There is a subgroup of patients with chronic rhinosinusitis (CRS) whose symptoms persist despite maximal medical and surgical management. These patients with ‘difficult-to-treat rhinosinusitis’, as defined in the new European Position Paper on chronic rhinosinusitis and nasal polyps [1▪], often exhibit areas of bony thickening and remodeling within their paranasal sinuses. Such areas have been alternatively described as osteitis, ostitis, or (neo)osteogenesis. In this review, we will present the current level of knowledge regarding osteitis in chronic rhinosinusitis with nasal polyps (CRSwNP) and chronic rhinosinusitis without nasal polyps (CRSsNP), with an emphasis on its clinical significance.
Terms that describe the inflammation of the sinonasal bony framework associated with radiologically visible abnormalities include ‘osteitis’, ‘osteomyelitis’, ‘hyperostosis’, ‘bone hyperplasia’, ‘bone remodeling’, and ‘neo-osteogenesis’. As there is no marrow space in the flat bones around the sinus, we feel that the term osteomyelitis is not appropriate. Equally, although hyperostosis and neo-osteogenesis are often present, they are not always the main or even the predominant feature. In this review, we will be using the term osteitis in order to describe the bony changes associated with chronic inflammation in patients with CRSwNP and CRSsNP.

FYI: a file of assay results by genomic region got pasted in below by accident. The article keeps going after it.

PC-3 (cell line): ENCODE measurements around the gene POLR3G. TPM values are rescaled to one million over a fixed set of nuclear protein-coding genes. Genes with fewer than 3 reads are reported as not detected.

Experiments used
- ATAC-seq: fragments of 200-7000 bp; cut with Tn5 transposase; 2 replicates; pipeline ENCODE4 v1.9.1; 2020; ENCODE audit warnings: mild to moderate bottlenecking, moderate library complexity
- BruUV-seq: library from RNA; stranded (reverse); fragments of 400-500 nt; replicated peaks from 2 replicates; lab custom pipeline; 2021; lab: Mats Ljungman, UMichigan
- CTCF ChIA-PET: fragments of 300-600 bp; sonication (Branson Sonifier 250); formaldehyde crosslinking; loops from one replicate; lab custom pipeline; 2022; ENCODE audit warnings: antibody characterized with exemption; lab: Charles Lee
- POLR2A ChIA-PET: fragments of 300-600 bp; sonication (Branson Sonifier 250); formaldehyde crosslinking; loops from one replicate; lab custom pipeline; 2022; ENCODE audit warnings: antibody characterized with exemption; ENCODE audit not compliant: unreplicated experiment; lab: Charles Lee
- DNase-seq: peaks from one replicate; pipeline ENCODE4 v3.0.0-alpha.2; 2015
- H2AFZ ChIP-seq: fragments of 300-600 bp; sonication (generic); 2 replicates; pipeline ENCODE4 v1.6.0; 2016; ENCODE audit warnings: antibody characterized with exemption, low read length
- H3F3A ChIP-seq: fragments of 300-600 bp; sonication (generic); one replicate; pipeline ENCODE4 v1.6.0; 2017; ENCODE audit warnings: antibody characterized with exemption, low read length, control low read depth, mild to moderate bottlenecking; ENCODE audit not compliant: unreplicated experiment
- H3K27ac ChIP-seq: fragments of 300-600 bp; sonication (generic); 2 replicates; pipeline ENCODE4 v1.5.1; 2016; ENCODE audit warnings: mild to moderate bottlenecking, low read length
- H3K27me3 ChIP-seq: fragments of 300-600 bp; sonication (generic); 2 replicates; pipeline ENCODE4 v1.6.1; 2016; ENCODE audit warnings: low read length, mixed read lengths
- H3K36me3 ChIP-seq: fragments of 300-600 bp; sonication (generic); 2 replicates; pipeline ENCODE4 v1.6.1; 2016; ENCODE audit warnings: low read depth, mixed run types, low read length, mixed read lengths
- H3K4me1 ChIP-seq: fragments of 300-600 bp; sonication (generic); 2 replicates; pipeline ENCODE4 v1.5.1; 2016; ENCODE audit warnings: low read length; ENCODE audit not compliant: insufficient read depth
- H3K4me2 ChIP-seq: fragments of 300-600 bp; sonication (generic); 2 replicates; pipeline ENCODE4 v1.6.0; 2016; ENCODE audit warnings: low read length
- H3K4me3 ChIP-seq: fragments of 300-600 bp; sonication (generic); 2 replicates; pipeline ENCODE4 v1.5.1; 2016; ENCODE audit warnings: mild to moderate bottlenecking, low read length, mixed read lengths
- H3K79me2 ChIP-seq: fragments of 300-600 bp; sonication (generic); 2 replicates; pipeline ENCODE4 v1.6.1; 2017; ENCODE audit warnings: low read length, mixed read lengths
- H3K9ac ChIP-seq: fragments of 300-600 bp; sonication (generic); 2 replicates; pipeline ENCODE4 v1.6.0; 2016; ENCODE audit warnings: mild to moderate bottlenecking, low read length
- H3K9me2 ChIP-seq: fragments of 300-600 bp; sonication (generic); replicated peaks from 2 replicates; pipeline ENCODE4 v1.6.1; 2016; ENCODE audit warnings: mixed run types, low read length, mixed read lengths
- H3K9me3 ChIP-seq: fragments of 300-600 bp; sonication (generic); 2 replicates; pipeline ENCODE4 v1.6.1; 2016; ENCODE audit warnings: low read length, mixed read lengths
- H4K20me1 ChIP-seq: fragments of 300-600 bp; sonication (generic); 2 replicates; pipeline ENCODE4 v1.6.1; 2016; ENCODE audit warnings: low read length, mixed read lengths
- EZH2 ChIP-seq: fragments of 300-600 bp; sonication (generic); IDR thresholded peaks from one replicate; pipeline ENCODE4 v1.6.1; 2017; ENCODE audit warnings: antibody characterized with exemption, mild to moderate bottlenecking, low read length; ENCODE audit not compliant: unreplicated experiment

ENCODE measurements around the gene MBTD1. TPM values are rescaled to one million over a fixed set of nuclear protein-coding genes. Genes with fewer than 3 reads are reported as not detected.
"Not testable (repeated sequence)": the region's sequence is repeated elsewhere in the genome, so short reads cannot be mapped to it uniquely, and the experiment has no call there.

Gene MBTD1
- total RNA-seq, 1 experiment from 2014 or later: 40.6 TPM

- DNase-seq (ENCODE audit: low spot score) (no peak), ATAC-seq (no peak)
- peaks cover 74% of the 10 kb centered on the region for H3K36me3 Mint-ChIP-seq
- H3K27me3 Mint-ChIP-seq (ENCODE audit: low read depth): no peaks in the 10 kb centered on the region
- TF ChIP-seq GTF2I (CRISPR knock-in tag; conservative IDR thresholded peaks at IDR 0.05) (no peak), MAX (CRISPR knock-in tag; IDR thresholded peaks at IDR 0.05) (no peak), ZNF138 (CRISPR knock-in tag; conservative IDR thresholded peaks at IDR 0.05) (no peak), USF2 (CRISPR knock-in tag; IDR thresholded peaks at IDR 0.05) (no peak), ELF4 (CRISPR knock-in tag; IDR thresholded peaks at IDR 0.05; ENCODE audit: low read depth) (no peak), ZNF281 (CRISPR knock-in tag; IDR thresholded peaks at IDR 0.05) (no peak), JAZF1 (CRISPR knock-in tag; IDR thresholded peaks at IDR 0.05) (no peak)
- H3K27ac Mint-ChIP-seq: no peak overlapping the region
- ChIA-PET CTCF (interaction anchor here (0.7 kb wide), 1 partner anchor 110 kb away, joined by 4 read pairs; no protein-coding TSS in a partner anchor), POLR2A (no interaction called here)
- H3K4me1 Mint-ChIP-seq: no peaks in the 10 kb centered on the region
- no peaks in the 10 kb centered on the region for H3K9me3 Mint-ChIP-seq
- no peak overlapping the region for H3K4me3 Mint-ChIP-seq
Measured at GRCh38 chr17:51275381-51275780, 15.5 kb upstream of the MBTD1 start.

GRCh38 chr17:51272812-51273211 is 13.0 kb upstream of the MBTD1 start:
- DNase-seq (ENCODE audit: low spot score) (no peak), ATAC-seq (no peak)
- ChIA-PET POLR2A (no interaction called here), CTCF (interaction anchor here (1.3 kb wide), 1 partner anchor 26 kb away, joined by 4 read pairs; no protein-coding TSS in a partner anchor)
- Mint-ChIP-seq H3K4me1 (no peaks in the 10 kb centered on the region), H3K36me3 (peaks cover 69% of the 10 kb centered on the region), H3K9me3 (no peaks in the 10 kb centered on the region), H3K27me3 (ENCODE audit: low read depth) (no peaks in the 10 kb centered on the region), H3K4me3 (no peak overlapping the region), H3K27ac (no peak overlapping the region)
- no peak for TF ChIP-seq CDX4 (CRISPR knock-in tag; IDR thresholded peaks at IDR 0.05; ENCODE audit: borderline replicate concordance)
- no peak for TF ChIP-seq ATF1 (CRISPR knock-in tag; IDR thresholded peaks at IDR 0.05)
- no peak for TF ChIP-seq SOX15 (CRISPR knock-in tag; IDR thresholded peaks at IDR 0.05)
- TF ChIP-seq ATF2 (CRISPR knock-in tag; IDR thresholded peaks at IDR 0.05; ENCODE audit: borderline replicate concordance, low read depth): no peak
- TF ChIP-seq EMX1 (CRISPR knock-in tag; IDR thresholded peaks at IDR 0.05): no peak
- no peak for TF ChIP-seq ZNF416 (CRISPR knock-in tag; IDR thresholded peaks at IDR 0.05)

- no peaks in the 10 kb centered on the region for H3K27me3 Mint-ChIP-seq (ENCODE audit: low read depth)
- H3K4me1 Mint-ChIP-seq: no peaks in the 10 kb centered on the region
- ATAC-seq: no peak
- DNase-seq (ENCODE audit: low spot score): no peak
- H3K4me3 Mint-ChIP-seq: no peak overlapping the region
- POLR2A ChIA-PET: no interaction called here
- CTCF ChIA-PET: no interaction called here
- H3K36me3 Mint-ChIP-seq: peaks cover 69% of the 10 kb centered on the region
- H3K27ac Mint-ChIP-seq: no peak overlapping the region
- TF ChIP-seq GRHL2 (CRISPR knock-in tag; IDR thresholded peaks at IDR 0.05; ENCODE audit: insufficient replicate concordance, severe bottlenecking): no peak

A number of animal studies [2–6] have demonstrated a link between experimentally induced rhinosinusitis and chronic inflammation of the bony middle turbinate as well as the ethmoid and maxillary sinus bony walls.
Four human studies focused on the pathological findings of bony inflammation in patients with CRS. Kennedy et al. used radiolabeled tetracycline to assess bone remodeling of the ethmoid sinus and demonstrated higher bone activity with increased bone resorption and marked neo-osteogenesis in sinusitis patients compared with normal controls. Pathologically this corresponded to new bone formation, fibrosis, and the presence of inflammatory cells. Similar results were found by Giacchi et al., who also assessed the bone of ethmoid sinus of CRS patients and compared it with control patients undergoing a CSF leak repair. He found periosteal thickening and increased osteoblastic–osteoclastic activity, disruption of organized lamellar bone, and formation of immature woven bone. Interestingly, the extent of bony remodeling was found to correlate with radiologically defined disease severity, with more advanced bony changes associated with higher Lund-Mackay (L-M) scores on computed tomography (CT). Histological samples of patients with rhinosinusitis were also analyzed by Lee et al., who found pathological evidence of osteitis in 53% of their samples, ranging from 6.7% in those undergoing primary surgery increasing to 58% in patients having revision endoscopic sinus surgery (ESS). He also showed new bone formation in patients with CRS, with increased osteoid production and osteoblastic activity. Finally, Cho et al. showed thickening of the periosteum and osteoblastic–osteoclastic activity in patients with CRS.